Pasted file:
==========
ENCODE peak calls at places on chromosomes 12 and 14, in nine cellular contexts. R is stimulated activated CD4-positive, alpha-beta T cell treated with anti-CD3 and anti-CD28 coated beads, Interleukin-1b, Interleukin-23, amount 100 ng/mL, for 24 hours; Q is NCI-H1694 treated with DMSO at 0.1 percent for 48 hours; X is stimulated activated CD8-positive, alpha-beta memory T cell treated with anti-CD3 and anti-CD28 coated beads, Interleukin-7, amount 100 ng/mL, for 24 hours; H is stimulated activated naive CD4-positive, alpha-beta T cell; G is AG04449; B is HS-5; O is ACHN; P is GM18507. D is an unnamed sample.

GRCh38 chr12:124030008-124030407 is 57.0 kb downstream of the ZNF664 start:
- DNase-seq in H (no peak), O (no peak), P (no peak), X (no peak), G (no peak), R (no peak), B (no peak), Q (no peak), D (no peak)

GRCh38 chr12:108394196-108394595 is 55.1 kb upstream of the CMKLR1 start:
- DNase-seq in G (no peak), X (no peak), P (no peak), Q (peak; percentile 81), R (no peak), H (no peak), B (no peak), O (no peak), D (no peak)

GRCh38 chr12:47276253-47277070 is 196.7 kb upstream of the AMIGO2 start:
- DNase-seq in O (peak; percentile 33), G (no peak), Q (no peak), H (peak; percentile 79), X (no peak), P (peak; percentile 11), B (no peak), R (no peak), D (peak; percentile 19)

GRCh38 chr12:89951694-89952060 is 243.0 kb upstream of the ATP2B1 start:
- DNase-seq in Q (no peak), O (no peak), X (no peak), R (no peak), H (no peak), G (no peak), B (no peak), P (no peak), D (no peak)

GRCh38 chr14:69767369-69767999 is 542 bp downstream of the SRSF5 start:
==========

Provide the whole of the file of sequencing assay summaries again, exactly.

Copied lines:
ENCODE peak calls at places on chromosomes 12 and 14, in nine cellular contexts. R is stimulated activated CD4-positive, alpha-beta T cell treated with anti-CD3 and anti-CD28 coated beads, Interleukin-1b, Interleukin-23, amount 100 ng/mL, for 24 hours; Q is NCI-H1694 treated with DMSO at 0.1 percent for 48 hours; X is stimulated activated CD8-positive, alpha-beta memory T cell treated with anti-CD3 and anti-CD28 coated beads, Interleukin-7, amount 100 ng/mL, for 24 hours; H is stimulated activated naive CD4-positive, alpha-beta T cell; G is AG04449; B is HS-5; O is ACHN; P is GM18507. D is an unnamed sample.

GRCh38 chr12:124030008-124030407 is 57.0 kb downstream of the ZNF664 start:
- DNase-seq in H (no peak), O (no peak), P (no peak), X (no peak), G (no peak), R (no peak), B (no peak), Q (no peak), D (no peak)

GRCh38 chr12:108394196-108394595 is 55.1 kb upstream of the CMKLR1 start:
- DNase-seq in G (no peak), X (no peak), P (no peak), Q (peak; percentile 81), R (no peak), H (no peak), B (no peak), O (no peak), D (no peak)

GRCh38 chr12:47276253-47277070 is 196.7 kb upstream of the AMIGO2 start:
- DNase-seq in O (peak; percentile 33), G (no peak), Q (no peak), H (peak; percentile 79), X (no peak), P (peak; percentile 11), B (no peak), R (no peak), D (peak; percentile 19)

GRCh38 chr12:89951694-89952060 is 243.0 kb upstream of the ATP2B1 start:
- DNase-seq in Q (no peak), O (no peak), X (no peak), R (no peak), H (no peak), G (no peak), B (no peak), P (no peak), D (no peak)

GRCh38 chr14:69767369-69767999 is 542 bp downstream of the SRSF5 start: